“But, hey, it’s a long game. You know, we got to be better than that.”

The series will now turn to TD Garden, where the Bruins have a long history of Stanley Cup Final dominance.

In 2011, the B’s mopped the floor with Vancouver in Boston, winning their three home games by 8-1, 4-0 and 5-2 scorelines — a combined 17-3 count that represented one of the most lopsided home ice advantages in playoff history.

As you’d expect, the Bruins are excited about the opportunity to get things going at the Garden, but know they’ll need a better start in Game 3 than they had in Game 2.

“Once we simplified our game and got our feet going, that’s when things started happening for us,” Milan Lucic told CSNNE.com. “Hopefully we don’t wait a period in the next to actually wake up.”

Coach Julien hoping Bruins learned from ‘bad’ first period

Claude Julien
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The Boston Bruins and Chicago Blackhawks have both proven that they can bounce back from an early deficit. That doesn’t mean a strong start isn’t important and Bruins coach Claude Julien certainly doesn’t want to see another first period like the one he saw during the Bruins eventual 2-1 overtime win on Saturday.

Chicago outshot Boston 19-4 through 20 minutes and the Bruins’ might have been effectively out of the game at that point if not for goaltender Tuukka Rask.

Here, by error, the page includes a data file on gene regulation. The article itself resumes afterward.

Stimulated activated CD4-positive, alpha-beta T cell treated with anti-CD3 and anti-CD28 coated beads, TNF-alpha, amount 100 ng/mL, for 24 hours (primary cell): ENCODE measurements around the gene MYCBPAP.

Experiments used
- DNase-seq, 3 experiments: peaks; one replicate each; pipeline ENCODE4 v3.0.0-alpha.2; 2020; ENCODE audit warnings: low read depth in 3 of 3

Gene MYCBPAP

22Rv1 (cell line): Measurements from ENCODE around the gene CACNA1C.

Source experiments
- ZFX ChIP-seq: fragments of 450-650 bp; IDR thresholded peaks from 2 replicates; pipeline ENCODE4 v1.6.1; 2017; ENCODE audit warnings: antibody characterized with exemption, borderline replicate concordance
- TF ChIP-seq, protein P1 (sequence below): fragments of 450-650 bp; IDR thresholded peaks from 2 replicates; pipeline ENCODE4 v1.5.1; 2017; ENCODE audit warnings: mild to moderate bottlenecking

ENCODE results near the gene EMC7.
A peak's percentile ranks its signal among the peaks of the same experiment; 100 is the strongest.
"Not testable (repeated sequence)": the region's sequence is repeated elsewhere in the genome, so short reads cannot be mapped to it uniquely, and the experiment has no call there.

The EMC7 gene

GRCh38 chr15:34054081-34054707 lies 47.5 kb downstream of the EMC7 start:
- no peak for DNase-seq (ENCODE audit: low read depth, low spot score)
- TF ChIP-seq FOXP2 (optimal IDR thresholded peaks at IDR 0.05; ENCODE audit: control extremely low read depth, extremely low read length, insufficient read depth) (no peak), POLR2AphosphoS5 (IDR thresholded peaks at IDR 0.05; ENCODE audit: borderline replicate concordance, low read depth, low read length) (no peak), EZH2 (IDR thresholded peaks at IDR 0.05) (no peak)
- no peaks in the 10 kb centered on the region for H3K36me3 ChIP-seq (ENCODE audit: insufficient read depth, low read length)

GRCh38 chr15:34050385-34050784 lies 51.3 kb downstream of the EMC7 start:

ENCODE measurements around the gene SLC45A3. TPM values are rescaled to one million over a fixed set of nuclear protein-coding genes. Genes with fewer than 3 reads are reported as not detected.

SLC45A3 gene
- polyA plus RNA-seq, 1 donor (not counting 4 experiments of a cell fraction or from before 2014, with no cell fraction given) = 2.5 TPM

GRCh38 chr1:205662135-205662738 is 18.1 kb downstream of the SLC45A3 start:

“I felt we had a really slow start,” Julien said during Sunday’s press conference. “I felt our team was ready to play, knowing our players. I was really surprised to see how much we played on our heels.

“You know, you have to give the other team credit. They came out hard. They deserved that credit. We didn’t respond well.”

Julien suggested he might bring his players in earlier today to prevent a similar start, but he also feels that Saturday’s early performance was uniquely bad by Boston’s standards. With that in mind, he doesn’t expect history to repeat itself tonight.

“You learn from past mistakes,” Julien said. “That’s a mistake I think our team hopefully has learnt. We’re going to go back and play the same way.”

Of course, Boston still won that game and put themselves in a great position in the process. Game 3 will start at 8:00 p.m. ET.

Related:

Playoffs Tonight: We’re tied going into Boston